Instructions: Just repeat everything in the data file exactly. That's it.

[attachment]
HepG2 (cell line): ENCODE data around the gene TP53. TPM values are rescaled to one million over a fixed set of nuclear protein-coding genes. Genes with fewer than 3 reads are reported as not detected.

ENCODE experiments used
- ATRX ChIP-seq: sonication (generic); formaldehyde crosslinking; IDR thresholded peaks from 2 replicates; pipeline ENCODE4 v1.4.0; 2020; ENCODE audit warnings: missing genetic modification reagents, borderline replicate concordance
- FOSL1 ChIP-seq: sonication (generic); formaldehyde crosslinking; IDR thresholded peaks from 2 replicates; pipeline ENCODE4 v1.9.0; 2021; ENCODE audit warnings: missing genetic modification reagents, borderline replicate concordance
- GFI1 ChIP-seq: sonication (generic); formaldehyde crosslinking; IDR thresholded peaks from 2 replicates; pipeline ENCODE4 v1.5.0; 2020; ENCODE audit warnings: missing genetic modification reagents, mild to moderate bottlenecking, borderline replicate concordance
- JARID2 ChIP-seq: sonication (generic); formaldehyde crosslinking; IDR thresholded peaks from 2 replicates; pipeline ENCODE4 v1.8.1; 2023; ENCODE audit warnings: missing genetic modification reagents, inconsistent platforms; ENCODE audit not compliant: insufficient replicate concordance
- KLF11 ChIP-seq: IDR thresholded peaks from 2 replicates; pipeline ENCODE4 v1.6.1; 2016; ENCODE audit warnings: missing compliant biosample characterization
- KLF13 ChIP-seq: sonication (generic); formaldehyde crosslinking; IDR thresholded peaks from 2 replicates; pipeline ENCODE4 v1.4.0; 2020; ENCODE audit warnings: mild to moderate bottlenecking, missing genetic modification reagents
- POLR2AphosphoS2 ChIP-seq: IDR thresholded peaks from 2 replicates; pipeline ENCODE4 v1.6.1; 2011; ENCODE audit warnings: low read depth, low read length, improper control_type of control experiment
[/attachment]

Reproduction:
HepG2 (cell line): ENCODE data around the gene TP53. TPM values are rescaled to one million over a fixed set of nuclear protein-coding genes. Genes with fewer than 3 reads are reported as not detected.

ENCODE experiments used
- ATRX ChIP-seq: sonication (generic); formaldehyde crosslinking; IDR thresholded peaks from 2 replicates; pipeline ENCODE4 v1.4.0; 2020; ENCODE audit warnings: missing genetic modification reagents, borderline replicate concordance
- FOSL1 ChIP-seq: sonication (generic); formaldehyde crosslinking; IDR thresholded peaks from 2 replicates; pipeline ENCODE4 v1.9.0; 2021; ENCODE audit warnings: missing genetic modification reagents, borderline replicate concordance
- GFI1 ChIP-seq: sonication (generic); formaldehyde crosslinking; IDR thresholded peaks from 2 replicates; pipeline ENCODE4 v1.5.0; 2020; ENCODE audit warnings: missing genetic modification reagents, mild to moderate bottlenecking, borderline replicate concordance
- JARID2 ChIP-seq: sonication (generic); formaldehyde crosslinking; IDR thresholded peaks from 2 replicates; pipeline ENCODE4 v1.8.1; 2023; ENCODE audit warnings: missing genetic modification reagents, inconsistent platforms; ENCODE audit not compliant: insufficient replicate concordance
- KLF11 ChIP-seq: IDR thresholded peaks from 2 replicates; pipeline ENCODE4 v1.6.1; 2016; ENCODE audit warnings: missing compliant biosample characterization
- KLF13 ChIP-seq: sonication (generic); formaldehyde crosslinking; IDR thresholded peaks from 2 replicates; pipeline ENCODE4 v1.4.0; 2020; ENCODE audit warnings: mild to moderate bottlenecking, missing genetic modification reagents
- POLR2AphosphoS2 ChIP-seq: IDR thresholded peaks from 2 replicates; pipeline ENCODE4 v1.6.1; 2011; ENCODE audit warnings: low read depth, low read length, improper control_type of control experiment